Weeks later, Mr. Burton used the gun to shoot two Milwaukee police officers in the face, leaving one with brain damage and a blind eye. Mr. Burton is serving 80 years for attempted murder, and the buyer, Jacob Collins, served two years for the illegal purchase.

The two officers and the City of Milwaukee sued Badger Guns, arguing that its employees either knew the sale was illegal or were grossly negligent in allowing it to proceed.

It was only the second time in the last decade that a civil lawsuit alleging negligent sales by a gun shop reached a jury. Victims and city governments had tried to sue the gun industry dozens of times in the 1980s and after, but more than 30 states — and Congress, in 2005 — passed laws barring most lawsuits against gun makers and sellers for the way that buyers use their products.

The federal law, the Protection of Lawful Commerce in Arms Act, provides for exceptions that were cited in the Milwaukee case: Victims wounded with a weapon can pursue civil damages if the seller of a firearm knew, or should have known, that the transaction was illegal, or that it would very likely pose a danger.

In instructions to jurors, Judge John J. DiMotto said they must decide whether a “preponderance of evidence” indicated that store employees “believed or had reasonable cause to believe” that Mr. Collins was not buying the weapon for his own use.

In a two-week trial, lawyers for the plaintiffs argued that many red flags on the day of the purchase should have aroused suspicion and led the store clerk to question Mr. Collins and his hovering friend more aggressively and to refuse the sale.

Mr. Burton was seen in a security videotape helping Mr. Collins choose the Taurus handgun. The two walked outside together briefly when Mr. Collins did not have enough money in his pocket to cover the $414 transaction.

As Mr. Collins struggled with paperwork, he checked on a federal form that he was not buying the gun for himself, then altered the answer when the clerk noted that it was inconsistent with what he had said on the state form.

“Badger Guns was supposed to be the public’s gatekeeper,” Patrick O. Dunphy, the chief lawyer for the police officers and the city, told the jury in his closing argument Monday.

“This is your opportunity to send a message to other gun dealers,” Mr. Dunphy said as he asked for millions in personal and punitive damages.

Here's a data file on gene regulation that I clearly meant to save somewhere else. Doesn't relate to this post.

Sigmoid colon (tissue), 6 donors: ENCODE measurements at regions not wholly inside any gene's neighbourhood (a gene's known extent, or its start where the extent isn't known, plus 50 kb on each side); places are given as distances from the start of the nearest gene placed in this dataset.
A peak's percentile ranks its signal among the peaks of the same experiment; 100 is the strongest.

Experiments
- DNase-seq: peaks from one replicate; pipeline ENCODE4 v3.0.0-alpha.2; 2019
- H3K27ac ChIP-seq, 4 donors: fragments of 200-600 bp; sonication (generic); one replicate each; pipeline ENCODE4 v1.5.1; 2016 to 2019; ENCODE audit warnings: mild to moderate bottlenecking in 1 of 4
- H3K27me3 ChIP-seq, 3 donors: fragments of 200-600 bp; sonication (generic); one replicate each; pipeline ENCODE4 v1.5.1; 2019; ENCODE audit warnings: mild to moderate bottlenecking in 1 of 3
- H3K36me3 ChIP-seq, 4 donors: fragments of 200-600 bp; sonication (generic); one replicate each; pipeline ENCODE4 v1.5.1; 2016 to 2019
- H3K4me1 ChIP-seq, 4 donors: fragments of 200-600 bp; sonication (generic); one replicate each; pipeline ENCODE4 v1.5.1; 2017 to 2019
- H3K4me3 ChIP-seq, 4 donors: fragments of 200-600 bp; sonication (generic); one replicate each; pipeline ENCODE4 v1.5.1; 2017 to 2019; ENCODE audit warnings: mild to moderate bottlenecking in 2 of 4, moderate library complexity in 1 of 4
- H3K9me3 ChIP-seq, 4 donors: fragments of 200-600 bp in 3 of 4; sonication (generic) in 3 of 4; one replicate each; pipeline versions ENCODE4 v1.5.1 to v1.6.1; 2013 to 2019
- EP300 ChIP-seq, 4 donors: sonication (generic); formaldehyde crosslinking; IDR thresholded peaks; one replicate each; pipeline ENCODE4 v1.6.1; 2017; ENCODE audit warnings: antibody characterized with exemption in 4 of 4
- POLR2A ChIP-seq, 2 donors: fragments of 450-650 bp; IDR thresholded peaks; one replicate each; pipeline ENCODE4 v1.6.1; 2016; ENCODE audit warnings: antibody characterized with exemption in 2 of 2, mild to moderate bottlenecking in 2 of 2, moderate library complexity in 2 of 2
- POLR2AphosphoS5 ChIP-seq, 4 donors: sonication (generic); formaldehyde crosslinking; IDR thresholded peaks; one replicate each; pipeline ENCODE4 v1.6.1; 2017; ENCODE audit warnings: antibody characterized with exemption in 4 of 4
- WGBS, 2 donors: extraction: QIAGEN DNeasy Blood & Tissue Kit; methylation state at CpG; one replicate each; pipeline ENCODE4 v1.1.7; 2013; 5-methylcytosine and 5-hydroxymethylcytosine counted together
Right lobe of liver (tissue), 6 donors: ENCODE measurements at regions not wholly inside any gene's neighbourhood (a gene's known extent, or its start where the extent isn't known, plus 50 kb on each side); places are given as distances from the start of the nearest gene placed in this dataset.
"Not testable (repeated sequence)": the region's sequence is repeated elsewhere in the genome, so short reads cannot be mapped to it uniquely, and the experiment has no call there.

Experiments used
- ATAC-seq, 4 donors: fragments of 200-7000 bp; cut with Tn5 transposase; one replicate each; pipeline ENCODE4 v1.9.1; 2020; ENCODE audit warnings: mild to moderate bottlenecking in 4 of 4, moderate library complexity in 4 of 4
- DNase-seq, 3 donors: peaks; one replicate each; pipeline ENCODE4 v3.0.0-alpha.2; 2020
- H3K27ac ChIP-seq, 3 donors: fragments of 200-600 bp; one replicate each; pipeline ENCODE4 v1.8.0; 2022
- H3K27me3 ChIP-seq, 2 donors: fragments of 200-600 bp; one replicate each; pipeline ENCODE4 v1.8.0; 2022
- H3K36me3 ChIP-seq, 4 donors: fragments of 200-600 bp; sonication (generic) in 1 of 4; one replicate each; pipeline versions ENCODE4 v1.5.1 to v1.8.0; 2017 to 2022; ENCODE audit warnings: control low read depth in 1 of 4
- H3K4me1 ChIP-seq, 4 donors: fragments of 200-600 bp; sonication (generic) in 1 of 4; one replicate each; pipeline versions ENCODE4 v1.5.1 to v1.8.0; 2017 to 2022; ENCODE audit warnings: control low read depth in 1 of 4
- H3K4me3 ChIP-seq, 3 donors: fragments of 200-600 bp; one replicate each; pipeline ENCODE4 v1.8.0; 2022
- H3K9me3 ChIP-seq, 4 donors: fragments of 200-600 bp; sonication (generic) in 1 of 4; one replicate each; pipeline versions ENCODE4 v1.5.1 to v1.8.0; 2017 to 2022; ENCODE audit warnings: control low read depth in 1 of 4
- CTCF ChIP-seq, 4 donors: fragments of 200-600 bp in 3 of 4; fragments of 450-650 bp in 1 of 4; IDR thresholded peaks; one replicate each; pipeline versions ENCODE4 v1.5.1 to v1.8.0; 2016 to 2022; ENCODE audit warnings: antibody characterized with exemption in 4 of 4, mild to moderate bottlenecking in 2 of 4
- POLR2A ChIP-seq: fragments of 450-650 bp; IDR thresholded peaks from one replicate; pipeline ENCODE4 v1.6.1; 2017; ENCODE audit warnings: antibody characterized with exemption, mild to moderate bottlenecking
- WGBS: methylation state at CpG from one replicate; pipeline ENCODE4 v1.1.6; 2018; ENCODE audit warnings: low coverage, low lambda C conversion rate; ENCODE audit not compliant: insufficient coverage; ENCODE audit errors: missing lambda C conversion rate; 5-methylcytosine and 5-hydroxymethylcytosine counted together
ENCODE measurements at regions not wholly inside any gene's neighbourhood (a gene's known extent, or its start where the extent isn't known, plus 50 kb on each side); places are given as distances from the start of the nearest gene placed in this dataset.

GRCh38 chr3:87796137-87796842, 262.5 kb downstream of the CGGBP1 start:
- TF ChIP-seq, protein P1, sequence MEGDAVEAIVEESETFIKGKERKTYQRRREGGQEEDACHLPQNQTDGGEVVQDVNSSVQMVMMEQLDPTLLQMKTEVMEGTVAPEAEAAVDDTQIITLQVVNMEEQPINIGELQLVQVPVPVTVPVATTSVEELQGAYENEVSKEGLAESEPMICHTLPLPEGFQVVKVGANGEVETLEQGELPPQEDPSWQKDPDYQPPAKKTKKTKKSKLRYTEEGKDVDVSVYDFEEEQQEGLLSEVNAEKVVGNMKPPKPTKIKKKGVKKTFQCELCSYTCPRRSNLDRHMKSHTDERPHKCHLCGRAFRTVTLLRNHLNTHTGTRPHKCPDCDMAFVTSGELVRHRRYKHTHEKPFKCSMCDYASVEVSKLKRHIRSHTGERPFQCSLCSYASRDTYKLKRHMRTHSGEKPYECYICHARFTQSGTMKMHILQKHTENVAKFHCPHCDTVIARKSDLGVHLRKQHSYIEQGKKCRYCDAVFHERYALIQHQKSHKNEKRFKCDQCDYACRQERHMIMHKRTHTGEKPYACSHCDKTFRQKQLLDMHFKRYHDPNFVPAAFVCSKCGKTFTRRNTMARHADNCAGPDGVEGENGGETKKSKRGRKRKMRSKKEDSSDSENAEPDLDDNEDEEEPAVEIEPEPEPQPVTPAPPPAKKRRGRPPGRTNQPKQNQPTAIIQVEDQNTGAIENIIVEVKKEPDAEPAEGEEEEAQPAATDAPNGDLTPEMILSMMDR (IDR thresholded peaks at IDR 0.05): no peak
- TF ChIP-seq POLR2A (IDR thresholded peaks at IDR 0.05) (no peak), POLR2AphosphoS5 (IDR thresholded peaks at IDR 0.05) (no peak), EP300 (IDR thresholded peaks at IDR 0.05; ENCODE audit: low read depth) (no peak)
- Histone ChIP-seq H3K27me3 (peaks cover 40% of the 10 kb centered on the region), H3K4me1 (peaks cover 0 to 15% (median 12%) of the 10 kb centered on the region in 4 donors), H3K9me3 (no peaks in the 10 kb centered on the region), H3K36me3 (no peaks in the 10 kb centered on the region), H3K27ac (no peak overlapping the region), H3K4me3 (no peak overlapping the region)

But James Vogts, a lawyer for the defense, in recounting the sequence of events, said that it had been far from obvious that Mr. Collins was buying the gun for Mr. Burton, and that the clerk and the store would never have intentionally made a criminal sale.

According to the law, Mr. Vogts told the jury, it is not enough to show that the clerk “should have been more careful.” Rather, the plaintiffs had to show that he had “real reason to believe that a crime was being committed in his presence.”

Defendants in the suit included Adam J. Allan, who owned Badger Guns at the time of the sale; his father, Walter J. Allan; and Milton E. Beatovic, who had co-owned a previous gun store in the same location called Badger Outdoors.

The plaintiffs said Walter Allan and Mr. Beatovic were part of a conspiracy because they sold the store to Adam Allan in 2007, after losing their federal firearms license, in what the plaintiffs said was a sham scheme. The plaintiffs said Walter Allan and Mr. Beatovic continued to bear responsibility for the store’s lax sales oversight.

Walter Allan and Mr. Beatovic denied that the sale of the store was anything but normal.
Badger Guns’ federal firearms license was revoked in 2011 because of repeated violations. But the 2009 sale to Mr. Collins was not one of those violations, and Judge DiMotto did not allow the jury to hear about the revocation.

Monday, October 12, 2015

Wounded Police Officers Sue Gun Store that Permitted Straw Sale

by Eric Eckholm
MILWAUKEE — At 18, Julius Burton could not legally buy a gun. So he paid a 21-year-old acquaintance $40 to accompany him to Badger Guns, just outside the city limits here, and be the official buyer of a weapon.